By Lee Hunter, General Manager, TikTok Australia and New Zealand

TikTok is home to an incredibly diverse and vibrant community of creators who share their passions with the world, and we want our platform to continue to be a place where people feel empowered to be themselves. Inclusivity is really important to us because when people feel included, they're more comfortable expressing themselves and engaging with their community.

At TikTok, we’re fully committed to fostering an inclusive app environment, and that means building products and tools that support our diverse community. As we continue working to make TikTok even more accessible, we’re introducing auto captions, a new feature to help people who are Deaf, Deafblind or hard of hearing better use and enjoy TikTok.

How auto captions work

Auto captions automatically generate subtitles, allowing viewers to read content. Any creator can add auto captions to their videos - and we encourage you to do so! It makes a huge difference in providing a better experience for our Deaf, Deafblind and hard of hearing community.

As creators make content, they can select auto captions on the editing page after they've uploaded or recorded a video so that text is automatically transcribed and displayed on their videos. With this feature, creators have the power to edit the text of their captions once they're generated.

Captions added by creators are part of the video content, and in the event a viewer wants to turn them off they can do so by opening the share panel, tapping the captions button, and setting captions to off.

The feature is now available in Australia and New Zealand, with additional language support in the coming months. We are working with our community to spread the word and encourage all creators to use auto captions and other features that make content more accessible.

Investing in accessibility

Auto captions build on a number of features we've developed to make TikTok more accessible to everyone. Given the visual nature of our platform, we've designed some improvements, starting with features that help those with visual impairments. To date, our work on accessibility includes:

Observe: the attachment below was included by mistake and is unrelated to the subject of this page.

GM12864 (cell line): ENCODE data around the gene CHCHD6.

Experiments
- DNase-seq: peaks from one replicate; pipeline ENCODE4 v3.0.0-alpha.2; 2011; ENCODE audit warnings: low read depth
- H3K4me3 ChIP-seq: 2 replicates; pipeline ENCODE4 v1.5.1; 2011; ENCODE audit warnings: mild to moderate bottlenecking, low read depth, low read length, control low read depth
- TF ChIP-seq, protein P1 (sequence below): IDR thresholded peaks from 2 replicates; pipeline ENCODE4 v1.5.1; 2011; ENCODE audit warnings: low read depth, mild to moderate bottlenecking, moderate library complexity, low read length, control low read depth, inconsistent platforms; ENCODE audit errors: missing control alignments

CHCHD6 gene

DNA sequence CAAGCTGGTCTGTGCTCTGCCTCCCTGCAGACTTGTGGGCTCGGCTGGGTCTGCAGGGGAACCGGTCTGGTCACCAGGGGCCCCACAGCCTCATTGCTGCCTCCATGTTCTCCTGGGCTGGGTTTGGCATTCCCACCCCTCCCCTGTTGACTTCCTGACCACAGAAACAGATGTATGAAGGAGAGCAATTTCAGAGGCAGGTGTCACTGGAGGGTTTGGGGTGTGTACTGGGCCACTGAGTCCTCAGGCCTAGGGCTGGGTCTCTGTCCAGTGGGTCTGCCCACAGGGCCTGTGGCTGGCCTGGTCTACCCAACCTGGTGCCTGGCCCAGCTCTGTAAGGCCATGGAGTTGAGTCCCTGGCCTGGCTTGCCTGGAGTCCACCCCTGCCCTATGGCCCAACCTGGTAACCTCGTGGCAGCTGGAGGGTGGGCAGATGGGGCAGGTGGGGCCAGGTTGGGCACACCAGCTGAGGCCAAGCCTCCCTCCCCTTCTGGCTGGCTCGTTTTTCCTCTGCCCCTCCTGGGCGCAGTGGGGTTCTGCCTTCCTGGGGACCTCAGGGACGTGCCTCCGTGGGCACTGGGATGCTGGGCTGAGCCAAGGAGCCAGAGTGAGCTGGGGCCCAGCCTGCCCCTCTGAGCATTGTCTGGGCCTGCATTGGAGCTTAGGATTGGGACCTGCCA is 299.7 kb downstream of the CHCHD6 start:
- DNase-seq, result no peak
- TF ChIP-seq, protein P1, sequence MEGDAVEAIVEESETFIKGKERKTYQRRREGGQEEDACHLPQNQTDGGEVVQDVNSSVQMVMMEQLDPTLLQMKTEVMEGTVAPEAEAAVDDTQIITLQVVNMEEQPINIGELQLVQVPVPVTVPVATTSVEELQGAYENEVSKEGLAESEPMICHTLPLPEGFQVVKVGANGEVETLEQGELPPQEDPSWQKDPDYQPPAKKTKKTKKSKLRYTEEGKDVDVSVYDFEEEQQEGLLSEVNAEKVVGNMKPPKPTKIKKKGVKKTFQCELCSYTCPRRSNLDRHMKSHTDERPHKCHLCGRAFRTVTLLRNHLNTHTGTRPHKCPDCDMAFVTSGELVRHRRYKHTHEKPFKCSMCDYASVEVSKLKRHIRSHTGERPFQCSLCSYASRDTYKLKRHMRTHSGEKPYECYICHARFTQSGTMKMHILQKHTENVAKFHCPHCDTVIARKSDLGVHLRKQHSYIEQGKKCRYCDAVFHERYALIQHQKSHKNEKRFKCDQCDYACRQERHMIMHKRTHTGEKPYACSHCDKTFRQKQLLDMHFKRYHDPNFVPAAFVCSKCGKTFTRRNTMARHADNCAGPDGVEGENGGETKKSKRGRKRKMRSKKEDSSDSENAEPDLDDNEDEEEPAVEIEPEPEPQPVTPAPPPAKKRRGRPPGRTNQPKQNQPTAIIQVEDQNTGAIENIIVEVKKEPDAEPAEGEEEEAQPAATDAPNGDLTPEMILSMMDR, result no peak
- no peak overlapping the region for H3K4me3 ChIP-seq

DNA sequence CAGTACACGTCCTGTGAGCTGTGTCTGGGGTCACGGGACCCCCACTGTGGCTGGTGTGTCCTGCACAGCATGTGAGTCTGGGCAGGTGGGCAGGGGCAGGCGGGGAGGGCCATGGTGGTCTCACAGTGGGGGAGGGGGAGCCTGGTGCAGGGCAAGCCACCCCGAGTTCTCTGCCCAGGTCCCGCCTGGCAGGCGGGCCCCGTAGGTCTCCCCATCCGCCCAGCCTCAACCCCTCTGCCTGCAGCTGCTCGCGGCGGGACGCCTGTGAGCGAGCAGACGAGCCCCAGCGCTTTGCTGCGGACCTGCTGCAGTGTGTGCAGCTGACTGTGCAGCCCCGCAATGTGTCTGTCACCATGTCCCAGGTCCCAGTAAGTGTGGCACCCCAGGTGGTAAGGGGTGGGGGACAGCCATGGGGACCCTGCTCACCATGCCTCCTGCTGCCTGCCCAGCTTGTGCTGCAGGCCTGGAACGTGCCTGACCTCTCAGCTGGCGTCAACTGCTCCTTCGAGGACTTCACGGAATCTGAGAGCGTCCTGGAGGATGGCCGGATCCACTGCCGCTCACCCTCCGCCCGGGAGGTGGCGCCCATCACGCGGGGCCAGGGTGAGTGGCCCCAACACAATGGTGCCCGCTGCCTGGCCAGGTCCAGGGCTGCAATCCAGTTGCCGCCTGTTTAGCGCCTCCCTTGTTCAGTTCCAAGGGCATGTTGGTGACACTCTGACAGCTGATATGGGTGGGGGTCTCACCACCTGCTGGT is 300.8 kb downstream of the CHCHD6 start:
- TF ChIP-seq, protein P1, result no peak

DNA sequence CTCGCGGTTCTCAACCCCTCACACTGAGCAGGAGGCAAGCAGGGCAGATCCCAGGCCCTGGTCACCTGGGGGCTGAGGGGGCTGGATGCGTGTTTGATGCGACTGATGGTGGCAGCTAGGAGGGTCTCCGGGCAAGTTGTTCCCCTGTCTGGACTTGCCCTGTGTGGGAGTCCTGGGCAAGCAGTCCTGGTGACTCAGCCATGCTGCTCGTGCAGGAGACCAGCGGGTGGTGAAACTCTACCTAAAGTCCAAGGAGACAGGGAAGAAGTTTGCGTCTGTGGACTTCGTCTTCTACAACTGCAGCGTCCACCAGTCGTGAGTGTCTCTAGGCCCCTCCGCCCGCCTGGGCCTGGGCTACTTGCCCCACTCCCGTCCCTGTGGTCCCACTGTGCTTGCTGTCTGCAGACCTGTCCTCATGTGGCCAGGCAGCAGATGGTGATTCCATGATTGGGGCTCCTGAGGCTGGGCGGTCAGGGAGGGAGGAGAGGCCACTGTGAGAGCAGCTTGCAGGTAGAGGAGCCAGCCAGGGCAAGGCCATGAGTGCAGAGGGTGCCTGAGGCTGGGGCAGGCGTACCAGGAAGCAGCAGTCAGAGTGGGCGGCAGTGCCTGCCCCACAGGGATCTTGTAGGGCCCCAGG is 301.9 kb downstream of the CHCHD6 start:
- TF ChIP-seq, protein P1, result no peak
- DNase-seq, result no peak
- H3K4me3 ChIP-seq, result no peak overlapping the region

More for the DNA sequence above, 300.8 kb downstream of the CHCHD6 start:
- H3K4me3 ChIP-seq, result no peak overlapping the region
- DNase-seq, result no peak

• An animated thumbnail toggle which provides people with the option to chose from animated or static video images, helping those who may be sensitive to flashing images.
  • A creator warning that notifies creators when they produce videos with effects that could trigger photosensitive epilepsy.
  • A photosensitivity feature allows users to skip photosensitive content, which can be harmful for people with epilepsy.
  • A text-to-speech feature that converts text to voice.

Our goal at TikTok is to be accessible to all people, and we're committed to doing the work long-term. We're currently undertaking an accessibility assessment to identify additional areas for improvement, and we're increasing our outreach to organisations and communities with disabilities on TikTok to uplift their voices and make changes that better serve us all. By consulting with organisations like Deaf Australia and local TikTok creators like @deaffrasier and @signwithchaz, we aim to raise awareness of the diversity and talent within the Deaf, Deafblind and hard of hearing communities in Australia and New Zealand and encourage the use of auto captions widely.